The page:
Sunday, July 19, 2009

Jonathan Edwards? Really?

Scott Lyons asks some great questions in a comment on my recent post on Jonathan Edwards. I became interested in Edwards in 2003, when I read the following article in Traces (website apparently down this weekend):

The Thinker of Puritan New England (internet archive copy).

Then, I learned that Edwards was one of the subjects of Fr. Luigi Giussani's book, American Protestantism (not yet translated into English). So, I read Gura's bio of Edwards, which is fascinating because it's a secular bio of Edwards and makes the case for Edwards to a non-evangelical readership. In this, it follows in the path of an earlier bio by Perry Miller, painting Edwards as a brilliant thinker who transcends Puritanism. I came to a better understanding of Edwards through Marsden's two bios of Edwards, learning that Edwards was not unusual in his interest in Continental Philosophy and in natural science. In his introduction to Understanding Jonathan Edwards, Gerard McDermott notes that in antebellum America, Edwards name permeated most of the continuum of Protestantism. Marsden is a great biographer because he doesn't limit himself to Puritanism but grasps the greater sweep of cultural history including the European and Catholic background of Christianity in America.

For me, learning about Edwards is an adventure in better understanding my heritage as an American, as a descendent from Presybterians, and as a son of the American Revolution. What interests me is his humanity, his vibrant Christian experience, and the earliest contours of Christianity in America. I'm interested in his theology of beauty and in his observations of affectivity in religious life.

Some particular points:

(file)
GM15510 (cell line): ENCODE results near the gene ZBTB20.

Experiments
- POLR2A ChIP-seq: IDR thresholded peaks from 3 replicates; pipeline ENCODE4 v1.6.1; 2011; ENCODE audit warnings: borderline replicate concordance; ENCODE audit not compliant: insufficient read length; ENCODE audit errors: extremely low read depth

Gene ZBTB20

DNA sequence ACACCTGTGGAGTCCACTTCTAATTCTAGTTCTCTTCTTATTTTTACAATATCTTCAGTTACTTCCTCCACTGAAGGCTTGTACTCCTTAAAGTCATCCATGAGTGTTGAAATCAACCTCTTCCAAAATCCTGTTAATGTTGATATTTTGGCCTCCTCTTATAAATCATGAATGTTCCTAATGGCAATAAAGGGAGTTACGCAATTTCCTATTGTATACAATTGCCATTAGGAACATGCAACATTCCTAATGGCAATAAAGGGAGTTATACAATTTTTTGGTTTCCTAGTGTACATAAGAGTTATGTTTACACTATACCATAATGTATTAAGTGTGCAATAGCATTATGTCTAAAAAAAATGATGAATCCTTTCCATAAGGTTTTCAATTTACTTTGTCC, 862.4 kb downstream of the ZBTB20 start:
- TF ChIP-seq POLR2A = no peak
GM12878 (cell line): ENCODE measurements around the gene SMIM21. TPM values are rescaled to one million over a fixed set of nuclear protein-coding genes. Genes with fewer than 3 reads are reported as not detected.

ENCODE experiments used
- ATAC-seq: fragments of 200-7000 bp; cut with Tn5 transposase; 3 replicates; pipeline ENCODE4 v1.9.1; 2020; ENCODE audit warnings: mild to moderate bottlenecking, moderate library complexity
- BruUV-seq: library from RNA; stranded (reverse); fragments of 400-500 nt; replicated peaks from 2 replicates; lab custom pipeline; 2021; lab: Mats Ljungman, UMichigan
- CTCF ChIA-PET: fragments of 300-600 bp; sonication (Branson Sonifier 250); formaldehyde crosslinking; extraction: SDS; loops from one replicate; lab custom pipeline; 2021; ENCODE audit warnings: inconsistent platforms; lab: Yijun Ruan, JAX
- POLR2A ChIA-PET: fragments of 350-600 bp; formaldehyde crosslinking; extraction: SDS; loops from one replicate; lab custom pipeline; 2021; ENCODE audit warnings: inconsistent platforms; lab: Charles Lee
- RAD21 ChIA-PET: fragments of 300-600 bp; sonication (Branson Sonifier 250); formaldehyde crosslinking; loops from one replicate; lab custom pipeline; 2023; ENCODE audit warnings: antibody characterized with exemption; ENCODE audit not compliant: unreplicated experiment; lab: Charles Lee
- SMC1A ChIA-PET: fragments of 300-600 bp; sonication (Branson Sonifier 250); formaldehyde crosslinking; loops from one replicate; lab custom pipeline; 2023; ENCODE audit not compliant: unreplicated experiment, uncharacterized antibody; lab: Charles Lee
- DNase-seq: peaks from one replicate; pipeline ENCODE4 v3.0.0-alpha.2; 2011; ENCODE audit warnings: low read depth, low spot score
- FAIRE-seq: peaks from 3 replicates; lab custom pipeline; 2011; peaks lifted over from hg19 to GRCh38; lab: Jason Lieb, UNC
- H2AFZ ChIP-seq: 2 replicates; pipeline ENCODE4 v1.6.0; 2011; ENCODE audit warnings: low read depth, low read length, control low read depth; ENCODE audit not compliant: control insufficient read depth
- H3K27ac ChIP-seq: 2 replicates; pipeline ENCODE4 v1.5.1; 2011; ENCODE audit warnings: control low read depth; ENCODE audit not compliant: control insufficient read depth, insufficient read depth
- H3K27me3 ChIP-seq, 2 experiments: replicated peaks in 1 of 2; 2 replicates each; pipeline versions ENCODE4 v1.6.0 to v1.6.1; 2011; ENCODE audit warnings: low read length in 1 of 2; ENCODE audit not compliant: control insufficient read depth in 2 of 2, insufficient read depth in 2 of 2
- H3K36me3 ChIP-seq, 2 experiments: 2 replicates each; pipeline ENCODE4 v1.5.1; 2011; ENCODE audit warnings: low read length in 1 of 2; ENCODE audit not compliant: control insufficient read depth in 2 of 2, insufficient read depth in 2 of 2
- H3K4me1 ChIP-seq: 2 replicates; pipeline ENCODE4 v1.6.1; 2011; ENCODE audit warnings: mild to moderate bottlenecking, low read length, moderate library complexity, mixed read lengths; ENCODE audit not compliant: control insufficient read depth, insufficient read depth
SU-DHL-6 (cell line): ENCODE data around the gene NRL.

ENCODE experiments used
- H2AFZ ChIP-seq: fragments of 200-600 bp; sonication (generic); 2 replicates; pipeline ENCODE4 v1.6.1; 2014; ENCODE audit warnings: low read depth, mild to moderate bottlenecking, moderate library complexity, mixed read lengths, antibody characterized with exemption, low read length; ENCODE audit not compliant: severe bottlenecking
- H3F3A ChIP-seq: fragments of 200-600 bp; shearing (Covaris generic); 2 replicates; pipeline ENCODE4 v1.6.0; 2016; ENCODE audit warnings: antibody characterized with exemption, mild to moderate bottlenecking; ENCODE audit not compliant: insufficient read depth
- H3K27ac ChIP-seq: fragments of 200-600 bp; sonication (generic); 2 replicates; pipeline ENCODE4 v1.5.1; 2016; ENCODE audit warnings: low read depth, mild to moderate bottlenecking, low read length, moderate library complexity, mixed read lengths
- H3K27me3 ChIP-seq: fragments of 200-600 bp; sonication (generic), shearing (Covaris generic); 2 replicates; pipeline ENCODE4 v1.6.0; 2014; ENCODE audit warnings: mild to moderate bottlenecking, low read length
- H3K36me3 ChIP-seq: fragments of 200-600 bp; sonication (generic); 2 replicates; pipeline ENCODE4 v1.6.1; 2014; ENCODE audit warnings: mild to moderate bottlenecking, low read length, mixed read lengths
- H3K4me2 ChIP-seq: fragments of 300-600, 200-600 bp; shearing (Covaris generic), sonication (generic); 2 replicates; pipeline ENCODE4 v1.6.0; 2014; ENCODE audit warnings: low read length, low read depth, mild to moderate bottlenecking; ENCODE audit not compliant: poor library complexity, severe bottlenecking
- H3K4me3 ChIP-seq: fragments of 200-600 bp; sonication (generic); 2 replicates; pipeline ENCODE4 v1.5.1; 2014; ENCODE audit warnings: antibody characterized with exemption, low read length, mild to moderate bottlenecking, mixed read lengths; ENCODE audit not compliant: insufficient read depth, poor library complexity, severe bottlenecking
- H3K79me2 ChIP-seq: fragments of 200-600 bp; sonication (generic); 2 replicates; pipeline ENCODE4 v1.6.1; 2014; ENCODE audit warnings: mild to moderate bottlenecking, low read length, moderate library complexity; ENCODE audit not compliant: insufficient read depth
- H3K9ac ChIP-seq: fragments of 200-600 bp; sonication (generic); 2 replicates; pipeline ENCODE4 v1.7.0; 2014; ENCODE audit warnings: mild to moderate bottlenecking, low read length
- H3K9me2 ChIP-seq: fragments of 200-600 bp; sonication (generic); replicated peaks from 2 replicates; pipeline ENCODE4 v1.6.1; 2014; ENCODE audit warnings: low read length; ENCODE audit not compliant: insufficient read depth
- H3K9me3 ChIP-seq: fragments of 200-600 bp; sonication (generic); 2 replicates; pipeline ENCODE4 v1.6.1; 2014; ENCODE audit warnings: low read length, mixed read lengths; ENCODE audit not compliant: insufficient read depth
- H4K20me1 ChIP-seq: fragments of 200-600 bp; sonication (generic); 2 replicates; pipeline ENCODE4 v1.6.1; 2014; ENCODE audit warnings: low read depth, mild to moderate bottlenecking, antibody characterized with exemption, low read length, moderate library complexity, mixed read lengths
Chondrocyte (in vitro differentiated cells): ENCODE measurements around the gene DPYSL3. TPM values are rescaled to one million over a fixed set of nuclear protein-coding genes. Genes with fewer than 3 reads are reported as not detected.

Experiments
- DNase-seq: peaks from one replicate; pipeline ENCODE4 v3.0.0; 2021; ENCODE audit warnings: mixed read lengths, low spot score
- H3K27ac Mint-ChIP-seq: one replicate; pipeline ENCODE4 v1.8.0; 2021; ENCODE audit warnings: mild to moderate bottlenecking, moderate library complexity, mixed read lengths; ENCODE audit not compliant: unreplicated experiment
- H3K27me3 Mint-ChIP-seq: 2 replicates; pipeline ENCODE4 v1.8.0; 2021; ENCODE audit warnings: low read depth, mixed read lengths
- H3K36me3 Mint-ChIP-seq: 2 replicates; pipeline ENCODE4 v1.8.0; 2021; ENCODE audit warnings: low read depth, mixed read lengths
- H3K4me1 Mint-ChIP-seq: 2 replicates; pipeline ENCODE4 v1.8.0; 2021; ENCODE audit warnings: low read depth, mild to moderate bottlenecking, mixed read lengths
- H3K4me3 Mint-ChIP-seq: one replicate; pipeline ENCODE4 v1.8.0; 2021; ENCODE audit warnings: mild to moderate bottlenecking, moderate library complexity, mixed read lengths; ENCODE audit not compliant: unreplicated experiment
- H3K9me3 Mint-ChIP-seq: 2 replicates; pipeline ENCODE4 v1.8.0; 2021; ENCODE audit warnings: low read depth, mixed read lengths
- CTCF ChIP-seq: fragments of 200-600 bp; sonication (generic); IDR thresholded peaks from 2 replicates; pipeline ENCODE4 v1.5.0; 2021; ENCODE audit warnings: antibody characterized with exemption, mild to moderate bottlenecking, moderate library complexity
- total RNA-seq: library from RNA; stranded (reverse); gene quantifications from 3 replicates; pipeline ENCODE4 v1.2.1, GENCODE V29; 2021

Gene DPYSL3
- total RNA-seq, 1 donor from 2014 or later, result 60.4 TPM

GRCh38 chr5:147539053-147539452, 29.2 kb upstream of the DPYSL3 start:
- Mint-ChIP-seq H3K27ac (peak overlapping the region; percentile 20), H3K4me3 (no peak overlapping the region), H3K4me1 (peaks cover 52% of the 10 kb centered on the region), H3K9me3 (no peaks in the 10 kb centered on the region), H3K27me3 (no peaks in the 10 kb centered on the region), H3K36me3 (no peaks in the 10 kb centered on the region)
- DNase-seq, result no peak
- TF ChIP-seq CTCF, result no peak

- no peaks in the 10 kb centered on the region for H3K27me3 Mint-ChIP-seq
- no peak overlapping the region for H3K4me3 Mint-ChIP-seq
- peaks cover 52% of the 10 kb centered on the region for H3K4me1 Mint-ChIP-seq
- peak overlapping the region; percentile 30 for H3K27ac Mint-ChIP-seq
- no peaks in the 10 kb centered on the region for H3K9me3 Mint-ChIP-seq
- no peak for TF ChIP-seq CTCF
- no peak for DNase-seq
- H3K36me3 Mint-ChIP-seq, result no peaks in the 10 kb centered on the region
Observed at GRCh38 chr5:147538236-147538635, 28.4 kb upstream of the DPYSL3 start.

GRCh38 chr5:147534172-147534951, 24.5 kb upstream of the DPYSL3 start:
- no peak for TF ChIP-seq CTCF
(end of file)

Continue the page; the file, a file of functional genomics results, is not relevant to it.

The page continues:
• "Sinners in the Hands of an Angry God"
There's only one sentence in this that I have a problem with, and that's the comparison of God with a capricious, contemptuous child torturing a spider. The theme of "his foot shall slide in due time" is clearly explored and the analogy of man as walking unawares over a pit of destruction is very apt. We think the ground is solid beneath us, but in truth we are upheld by the mercy of God.

  • And what do you do with Calvinism?
The Catholic Church has introduced me to the face of the living God in Jesus Christ. The teachings of the Church exist precisely in order to safeguard this encounter, and that this encounter may spread and grow. As a Catholic, I am interested in discovering the truth where it may be found, even among Calvinists. Lutherans may forget Reinhold Niebuhr and Martin Luther; Calvinists may forget John Calvin and Woodrow Wilson; and Evangelicals may forget Francis Schaeffer. But Catholics never will — we can't resist the glimmers of light wherever they break forth. It's my certain faith in the Church that enables me to risk treading among the Calvinists.

  • double predestination and limited atonement.
Double predestination and limited atonement are mistaken beliefs. I wonder to what degree these mistakes led to the suicide of Joseph Hawley when Edwards was pastor. Another consequence of these beliefs can be a fatalism regarding the salvation of others. But given Edwards's missionary zeal, this belief did not seem to impede him. This belief was more of a hinderance in the Second Great Awakening.
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